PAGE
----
• The centrioles are key in the process of cell
division. A single pair of centrioles live near
the nucleus of the cell.
The golgi apparatus
• The sewer system of the cell!
• The golgi apparatus is a stack of membrane
layers that transport secretions(garbage) out
of the cell
Lysosomes
• Lysosomes protect the cell from foreign
invaders. They contain enzymes that allow
them digest foods. They use these enzymes to
destroy bacteria
Cellular Metabolism
Metabolism is the sum
of all chemical
reactions that take
place in a cell.
Metabolism consists of
Anabolism and
Catabolism
Metabolism
Anabolism is the
process of building
up complex
substances from
simpler ones.
Catabolism is the
process of breaking
down complex
substances into
simpler ones. This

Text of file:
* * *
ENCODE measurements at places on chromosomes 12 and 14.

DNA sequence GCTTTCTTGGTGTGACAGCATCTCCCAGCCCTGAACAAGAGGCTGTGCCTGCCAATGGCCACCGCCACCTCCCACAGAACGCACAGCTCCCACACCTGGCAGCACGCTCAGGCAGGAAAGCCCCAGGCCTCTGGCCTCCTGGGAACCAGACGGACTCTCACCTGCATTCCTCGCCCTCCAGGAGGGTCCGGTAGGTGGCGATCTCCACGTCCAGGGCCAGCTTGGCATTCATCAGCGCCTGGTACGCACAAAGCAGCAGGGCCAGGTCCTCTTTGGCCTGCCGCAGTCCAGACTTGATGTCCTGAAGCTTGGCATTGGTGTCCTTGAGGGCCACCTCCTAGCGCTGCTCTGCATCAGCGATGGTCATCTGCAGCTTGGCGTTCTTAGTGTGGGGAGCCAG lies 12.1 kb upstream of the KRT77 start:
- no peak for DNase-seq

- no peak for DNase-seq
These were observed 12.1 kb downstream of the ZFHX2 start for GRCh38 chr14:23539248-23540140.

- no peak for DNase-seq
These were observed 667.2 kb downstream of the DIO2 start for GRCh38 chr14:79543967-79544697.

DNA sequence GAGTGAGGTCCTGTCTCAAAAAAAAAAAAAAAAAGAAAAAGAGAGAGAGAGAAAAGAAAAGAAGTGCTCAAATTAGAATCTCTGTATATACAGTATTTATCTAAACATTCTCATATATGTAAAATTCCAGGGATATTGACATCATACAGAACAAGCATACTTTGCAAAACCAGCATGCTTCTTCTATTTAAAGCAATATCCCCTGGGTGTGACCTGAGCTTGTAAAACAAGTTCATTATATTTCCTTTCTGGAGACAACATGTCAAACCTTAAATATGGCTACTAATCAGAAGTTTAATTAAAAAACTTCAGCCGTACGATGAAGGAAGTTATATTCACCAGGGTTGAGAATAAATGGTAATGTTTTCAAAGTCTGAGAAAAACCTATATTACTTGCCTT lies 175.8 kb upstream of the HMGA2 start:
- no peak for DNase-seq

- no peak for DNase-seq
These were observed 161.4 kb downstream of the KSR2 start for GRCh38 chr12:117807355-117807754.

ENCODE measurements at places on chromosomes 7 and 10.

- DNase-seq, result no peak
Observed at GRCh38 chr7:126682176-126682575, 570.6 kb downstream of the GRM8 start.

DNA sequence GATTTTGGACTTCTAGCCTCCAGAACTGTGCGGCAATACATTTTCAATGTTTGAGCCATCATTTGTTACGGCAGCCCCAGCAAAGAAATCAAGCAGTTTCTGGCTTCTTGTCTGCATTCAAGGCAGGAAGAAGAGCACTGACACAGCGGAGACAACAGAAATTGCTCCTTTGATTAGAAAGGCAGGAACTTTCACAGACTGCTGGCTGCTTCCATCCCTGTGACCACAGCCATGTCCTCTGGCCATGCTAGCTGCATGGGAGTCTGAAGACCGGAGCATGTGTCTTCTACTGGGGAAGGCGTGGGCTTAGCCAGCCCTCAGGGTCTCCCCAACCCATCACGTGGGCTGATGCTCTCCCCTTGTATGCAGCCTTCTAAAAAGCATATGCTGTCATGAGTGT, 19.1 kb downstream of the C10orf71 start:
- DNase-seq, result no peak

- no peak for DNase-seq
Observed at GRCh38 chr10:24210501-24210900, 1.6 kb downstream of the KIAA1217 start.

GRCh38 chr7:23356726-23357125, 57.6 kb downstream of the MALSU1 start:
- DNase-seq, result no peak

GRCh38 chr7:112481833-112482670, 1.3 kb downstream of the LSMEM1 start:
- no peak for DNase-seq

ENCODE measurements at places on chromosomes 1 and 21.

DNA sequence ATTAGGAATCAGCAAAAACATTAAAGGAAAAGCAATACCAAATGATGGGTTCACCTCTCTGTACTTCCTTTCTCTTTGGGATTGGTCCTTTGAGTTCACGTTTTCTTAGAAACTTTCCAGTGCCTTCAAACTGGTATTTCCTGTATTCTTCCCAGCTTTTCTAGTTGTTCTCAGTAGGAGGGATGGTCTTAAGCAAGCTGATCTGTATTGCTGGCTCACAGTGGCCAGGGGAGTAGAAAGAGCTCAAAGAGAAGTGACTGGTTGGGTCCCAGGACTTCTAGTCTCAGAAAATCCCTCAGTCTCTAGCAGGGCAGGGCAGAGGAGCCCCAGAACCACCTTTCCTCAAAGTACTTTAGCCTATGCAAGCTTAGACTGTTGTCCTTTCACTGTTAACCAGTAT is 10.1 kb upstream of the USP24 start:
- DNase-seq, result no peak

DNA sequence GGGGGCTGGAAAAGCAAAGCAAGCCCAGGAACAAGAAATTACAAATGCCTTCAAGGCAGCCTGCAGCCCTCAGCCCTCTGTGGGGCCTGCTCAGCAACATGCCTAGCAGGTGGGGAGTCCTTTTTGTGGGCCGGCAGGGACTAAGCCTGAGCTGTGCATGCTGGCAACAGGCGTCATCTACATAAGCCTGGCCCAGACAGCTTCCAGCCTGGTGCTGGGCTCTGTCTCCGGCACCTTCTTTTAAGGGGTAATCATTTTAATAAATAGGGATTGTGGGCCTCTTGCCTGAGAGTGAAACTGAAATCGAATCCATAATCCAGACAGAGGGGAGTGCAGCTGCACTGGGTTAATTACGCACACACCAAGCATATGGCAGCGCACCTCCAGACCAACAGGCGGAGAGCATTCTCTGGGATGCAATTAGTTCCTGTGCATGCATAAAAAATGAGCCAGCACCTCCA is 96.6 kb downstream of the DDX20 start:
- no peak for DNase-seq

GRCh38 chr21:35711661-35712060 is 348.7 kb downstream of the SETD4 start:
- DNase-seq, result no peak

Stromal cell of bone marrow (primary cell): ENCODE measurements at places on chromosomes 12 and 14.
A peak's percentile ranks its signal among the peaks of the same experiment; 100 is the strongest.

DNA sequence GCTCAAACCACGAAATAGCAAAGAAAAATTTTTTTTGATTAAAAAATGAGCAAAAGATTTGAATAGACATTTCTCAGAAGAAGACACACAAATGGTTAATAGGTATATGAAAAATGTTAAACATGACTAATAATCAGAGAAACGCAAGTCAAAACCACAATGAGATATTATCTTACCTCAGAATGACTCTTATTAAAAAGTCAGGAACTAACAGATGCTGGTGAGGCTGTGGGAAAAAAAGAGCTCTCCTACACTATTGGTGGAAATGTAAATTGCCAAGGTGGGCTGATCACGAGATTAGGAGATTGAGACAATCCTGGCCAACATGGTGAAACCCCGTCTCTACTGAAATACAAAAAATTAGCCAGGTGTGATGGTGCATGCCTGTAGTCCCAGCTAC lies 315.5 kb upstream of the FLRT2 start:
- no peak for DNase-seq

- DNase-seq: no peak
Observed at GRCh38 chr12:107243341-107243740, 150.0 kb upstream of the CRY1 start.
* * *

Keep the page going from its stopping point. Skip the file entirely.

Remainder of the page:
process releases
energy
Cell reproduction
Cells
reproduce
in two
ways
• Mitosis, which is cell division.
A non-sexual reproduction
which aids the body in
replacing old, damaged cells
with new ones.
• Meiosis, which is the basis
for sexual reproduction
Mitosis
• In the process of mitosis, a single cell
condenses and produces two cells. Each
mitotic cell contains 46 chromosomes (think
skin cell)
Meiosis
• Meiosis is sexual reproduction. Each cell
contains 23 chromosomes. (think egg or
sperm)
Comparison of Meiosis to Mitosis
Problems on the cellular level can by caused by
aging, lack of oxygen, disease, bacteria or
viruses
• Atrophy:
• A decrease in size of cells as a result of aging or disease.
• Hyperplasia:
• An increase in the number of cells.
• Metaplasia:
• Cells being replaced by another type of cell.
• Dsyplasia: